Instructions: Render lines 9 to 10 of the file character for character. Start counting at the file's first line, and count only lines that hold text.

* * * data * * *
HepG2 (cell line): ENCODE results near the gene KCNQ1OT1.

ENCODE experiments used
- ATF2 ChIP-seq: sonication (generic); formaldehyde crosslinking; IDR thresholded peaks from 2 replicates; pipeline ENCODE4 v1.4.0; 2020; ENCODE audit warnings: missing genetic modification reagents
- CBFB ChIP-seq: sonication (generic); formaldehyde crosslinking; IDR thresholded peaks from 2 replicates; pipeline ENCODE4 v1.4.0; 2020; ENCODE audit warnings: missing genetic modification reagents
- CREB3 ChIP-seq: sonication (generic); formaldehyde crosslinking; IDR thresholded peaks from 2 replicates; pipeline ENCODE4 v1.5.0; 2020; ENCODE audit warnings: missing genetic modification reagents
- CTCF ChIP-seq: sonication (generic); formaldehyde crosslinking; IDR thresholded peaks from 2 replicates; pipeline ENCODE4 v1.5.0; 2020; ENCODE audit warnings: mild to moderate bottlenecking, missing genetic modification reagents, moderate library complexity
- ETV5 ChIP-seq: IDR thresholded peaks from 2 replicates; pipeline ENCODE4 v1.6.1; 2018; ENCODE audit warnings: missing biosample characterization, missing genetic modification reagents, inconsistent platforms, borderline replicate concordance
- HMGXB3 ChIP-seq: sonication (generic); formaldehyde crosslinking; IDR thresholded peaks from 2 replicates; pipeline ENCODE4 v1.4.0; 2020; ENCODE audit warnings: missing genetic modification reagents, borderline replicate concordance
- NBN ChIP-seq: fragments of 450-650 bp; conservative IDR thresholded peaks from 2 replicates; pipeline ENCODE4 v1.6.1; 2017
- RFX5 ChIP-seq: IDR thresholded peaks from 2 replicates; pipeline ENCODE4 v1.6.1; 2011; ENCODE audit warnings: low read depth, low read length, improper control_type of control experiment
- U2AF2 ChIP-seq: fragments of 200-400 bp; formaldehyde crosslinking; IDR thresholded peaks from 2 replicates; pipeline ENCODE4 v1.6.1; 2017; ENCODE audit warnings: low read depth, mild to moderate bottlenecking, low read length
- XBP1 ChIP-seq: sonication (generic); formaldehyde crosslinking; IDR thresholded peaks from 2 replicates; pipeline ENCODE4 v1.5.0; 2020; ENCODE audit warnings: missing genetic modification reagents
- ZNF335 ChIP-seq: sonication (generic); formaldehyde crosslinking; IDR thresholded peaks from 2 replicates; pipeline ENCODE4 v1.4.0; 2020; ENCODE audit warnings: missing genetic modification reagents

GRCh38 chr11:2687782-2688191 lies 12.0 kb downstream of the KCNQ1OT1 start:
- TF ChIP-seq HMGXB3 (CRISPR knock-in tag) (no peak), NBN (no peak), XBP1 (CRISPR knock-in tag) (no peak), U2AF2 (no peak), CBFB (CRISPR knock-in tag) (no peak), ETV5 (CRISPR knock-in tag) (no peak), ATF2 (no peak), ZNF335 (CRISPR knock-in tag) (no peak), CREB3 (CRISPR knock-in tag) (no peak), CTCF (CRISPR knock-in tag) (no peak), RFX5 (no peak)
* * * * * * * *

- NBN ChIP-seq: fragments of 450-650 bp; conservative IDR thresholded peaks from 2 replicates; pipeline ENCODE4 v1.6.1; 2017
- RFX5 ChIP-seq: IDR thresholded peaks from 2 replicates; pipeline ENCODE4 v1.6.1; 2011; ENCODE audit warnings: low read depth, low read length, improper control_type of control experiment